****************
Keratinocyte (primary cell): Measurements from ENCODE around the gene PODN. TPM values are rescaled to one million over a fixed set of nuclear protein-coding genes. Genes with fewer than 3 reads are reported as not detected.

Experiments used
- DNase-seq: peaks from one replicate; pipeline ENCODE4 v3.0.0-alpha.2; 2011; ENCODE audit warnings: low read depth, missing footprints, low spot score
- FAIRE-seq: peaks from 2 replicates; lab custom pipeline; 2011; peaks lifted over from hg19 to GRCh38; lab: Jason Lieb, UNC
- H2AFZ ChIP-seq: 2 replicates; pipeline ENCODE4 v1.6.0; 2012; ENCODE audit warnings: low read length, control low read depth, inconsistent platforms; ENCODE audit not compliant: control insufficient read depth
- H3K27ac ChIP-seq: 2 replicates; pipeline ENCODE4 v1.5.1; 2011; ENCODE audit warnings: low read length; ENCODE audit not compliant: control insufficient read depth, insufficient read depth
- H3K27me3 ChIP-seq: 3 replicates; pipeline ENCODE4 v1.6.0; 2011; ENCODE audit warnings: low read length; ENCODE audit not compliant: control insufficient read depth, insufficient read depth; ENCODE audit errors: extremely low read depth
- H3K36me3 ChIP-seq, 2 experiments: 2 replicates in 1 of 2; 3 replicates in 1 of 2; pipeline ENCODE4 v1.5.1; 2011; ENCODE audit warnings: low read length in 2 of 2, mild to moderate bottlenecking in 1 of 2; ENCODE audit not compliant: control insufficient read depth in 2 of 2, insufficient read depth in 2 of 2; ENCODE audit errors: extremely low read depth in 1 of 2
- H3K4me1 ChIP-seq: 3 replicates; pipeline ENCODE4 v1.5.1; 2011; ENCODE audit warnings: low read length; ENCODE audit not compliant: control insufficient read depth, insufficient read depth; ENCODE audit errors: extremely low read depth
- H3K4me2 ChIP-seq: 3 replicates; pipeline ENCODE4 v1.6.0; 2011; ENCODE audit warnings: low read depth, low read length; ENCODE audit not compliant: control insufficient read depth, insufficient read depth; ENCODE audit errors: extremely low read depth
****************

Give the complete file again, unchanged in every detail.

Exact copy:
Keratinocyte (primary cell): Measurements from ENCODE around the gene PODN. TPM values are rescaled to one million over a fixed set of nuclear protein-coding genes. Genes with fewer than 3 reads are reported as not detected.

Experiments used
- DNase-seq: peaks from one replicate; pipeline ENCODE4 v3.0.0-alpha.2; 2011; ENCODE audit warnings: low read depth, missing footprints, low spot score
- FAIRE-seq: peaks from 2 replicates; lab custom pipeline; 2011; peaks lifted over from hg19 to GRCh38; lab: Jason Lieb, UNC
- H2AFZ ChIP-seq: 2 replicates; pipeline ENCODE4 v1.6.0; 2012; ENCODE audit warnings: low read length, control low read depth, inconsistent platforms; ENCODE audit not compliant: control insufficient read depth
- H3K27ac ChIP-seq: 2 replicates; pipeline ENCODE4 v1.5.1; 2011; ENCODE audit warnings: low read length; ENCODE audit not compliant: control insufficient read depth, insufficient read depth
- H3K27me3 ChIP-seq: 3 replicates; pipeline ENCODE4 v1.6.0; 2011; ENCODE audit warnings: low read length; ENCODE audit not compliant: control insufficient read depth, insufficient read depth; ENCODE audit errors: extremely low read depth
- H3K36me3 ChIP-seq, 2 experiments: 2 replicates in 1 of 2; 3 replicates in 1 of 2; pipeline ENCODE4 v1.5.1; 2011; ENCODE audit warnings: low read length in 2 of 2, mild to moderate bottlenecking in 1 of 2; ENCODE audit not compliant: control insufficient read depth in 2 of 2, insufficient read depth in 2 of 2; ENCODE audit errors: extremely low read depth in 1 of 2
- H3K4me1 ChIP-seq: 3 replicates; pipeline ENCODE4 v1.5.1; 2011; ENCODE audit warnings: low read length; ENCODE audit not compliant: control insufficient read depth, insufficient read depth; ENCODE audit errors: extremely low read depth
- H3K4me2 ChIP-seq: 3 replicates; pipeline ENCODE4 v1.6.0; 2011; ENCODE audit warnings: low read depth, low read length; ENCODE audit not compliant: control insufficient read depth, insufficient read depth; ENCODE audit errors: extremely low read depth